- Wednesday 26 August 2015
Spider bridges are made from solid, rough-hewn timber logs and look like a large spider propped across a river bed.
Traversing a spider bridge might be a nerve wracking experience but they were seen as a luxury and a lifeline by those who needed to cross the many waterways in the Sunshine Coast hinterland.
There are no spider bridges left today and very few timber bridges remain as they were washed away during the wet season when dry creek and river beds flooded. Rushing torrents would fill with logs that were thrown about like match sticks as they washed downstream, often crashing into and damaging other timber bridges.
Early Sunshine Coast locals were adept at improvising during flooding and there are many stories and images that demonstrate their ingenuity.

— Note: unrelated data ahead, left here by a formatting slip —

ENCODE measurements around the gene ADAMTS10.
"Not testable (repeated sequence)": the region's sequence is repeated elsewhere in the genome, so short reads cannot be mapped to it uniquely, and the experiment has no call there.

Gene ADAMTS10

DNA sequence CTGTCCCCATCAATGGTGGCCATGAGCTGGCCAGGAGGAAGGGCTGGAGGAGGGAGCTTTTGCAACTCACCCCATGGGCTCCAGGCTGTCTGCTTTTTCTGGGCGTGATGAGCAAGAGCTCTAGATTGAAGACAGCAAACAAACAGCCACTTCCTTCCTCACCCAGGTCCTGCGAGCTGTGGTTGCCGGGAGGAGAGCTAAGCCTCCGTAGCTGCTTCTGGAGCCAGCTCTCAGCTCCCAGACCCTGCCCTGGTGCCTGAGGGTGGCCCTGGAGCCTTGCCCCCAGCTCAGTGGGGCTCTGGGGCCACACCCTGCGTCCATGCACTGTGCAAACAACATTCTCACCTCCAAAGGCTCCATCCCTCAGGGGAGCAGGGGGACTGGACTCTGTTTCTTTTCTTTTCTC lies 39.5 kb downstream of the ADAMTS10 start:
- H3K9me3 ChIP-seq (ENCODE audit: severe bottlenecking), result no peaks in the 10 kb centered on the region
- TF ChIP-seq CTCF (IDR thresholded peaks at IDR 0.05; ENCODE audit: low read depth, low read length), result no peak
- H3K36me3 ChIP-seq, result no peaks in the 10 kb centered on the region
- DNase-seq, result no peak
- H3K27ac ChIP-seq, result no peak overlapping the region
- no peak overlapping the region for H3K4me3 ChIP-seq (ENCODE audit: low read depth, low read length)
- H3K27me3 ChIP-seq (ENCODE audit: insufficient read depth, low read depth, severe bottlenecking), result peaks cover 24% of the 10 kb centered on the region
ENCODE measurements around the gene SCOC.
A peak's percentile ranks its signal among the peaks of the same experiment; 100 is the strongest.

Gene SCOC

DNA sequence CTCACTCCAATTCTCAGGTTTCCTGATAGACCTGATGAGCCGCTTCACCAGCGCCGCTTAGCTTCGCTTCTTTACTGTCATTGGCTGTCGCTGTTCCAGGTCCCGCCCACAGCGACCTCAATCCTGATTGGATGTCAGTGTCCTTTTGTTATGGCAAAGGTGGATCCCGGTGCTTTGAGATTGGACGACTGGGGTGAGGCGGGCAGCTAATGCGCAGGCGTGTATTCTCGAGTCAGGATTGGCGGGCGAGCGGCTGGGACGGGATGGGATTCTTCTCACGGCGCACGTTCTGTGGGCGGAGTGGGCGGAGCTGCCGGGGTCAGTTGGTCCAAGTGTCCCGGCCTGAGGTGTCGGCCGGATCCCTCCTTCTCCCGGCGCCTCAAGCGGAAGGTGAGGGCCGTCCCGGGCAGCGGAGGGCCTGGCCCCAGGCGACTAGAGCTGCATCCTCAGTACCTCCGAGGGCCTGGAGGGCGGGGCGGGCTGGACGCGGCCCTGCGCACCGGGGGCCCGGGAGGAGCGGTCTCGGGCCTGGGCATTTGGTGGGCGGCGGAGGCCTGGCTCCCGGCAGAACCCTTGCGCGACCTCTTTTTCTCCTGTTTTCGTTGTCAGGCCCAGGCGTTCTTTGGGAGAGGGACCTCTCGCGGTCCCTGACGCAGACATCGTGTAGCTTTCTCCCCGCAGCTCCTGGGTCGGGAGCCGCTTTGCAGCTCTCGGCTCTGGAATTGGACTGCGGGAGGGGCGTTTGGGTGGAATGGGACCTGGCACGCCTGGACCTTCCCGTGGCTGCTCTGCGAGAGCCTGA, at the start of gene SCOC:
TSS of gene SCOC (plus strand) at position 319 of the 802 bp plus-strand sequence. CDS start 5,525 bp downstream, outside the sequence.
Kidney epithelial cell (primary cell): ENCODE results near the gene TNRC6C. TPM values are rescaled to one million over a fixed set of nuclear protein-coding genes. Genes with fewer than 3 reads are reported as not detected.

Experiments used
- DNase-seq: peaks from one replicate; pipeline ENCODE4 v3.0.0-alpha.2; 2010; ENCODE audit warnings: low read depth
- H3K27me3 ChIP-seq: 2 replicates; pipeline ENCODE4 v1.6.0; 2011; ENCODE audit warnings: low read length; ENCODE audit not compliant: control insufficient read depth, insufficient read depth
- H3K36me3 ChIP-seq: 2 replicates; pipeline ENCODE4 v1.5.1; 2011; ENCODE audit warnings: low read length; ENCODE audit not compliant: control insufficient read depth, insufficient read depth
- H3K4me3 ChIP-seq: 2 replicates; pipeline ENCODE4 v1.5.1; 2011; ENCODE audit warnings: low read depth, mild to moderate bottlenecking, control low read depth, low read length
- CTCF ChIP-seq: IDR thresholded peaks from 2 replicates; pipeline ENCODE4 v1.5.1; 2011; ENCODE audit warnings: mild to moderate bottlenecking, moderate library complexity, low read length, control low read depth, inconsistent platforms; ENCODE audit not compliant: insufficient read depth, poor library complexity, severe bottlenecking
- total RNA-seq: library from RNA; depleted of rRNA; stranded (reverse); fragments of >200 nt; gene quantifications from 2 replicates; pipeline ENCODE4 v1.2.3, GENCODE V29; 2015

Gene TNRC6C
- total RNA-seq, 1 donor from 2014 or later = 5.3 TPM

One such story is of the Elaman Creek Bridge near Conondale.
It was washed away during heavy rain in 1946 leading to a pregnant lady, who was on her way to Maleny hospital, being caught on the wrong side of the flooded creek.
The gentlemen with her cut down saplings, roped together a ladder and carried the woman across the flooded creek. They carried her up the range and over a landslide where they were met by the ambulance and safely driven to the hospital.
Mother and baby were both fine.
Learn more about the Coast’s unique history by reading our Backward Glance series. There’s a new story every Wednesday.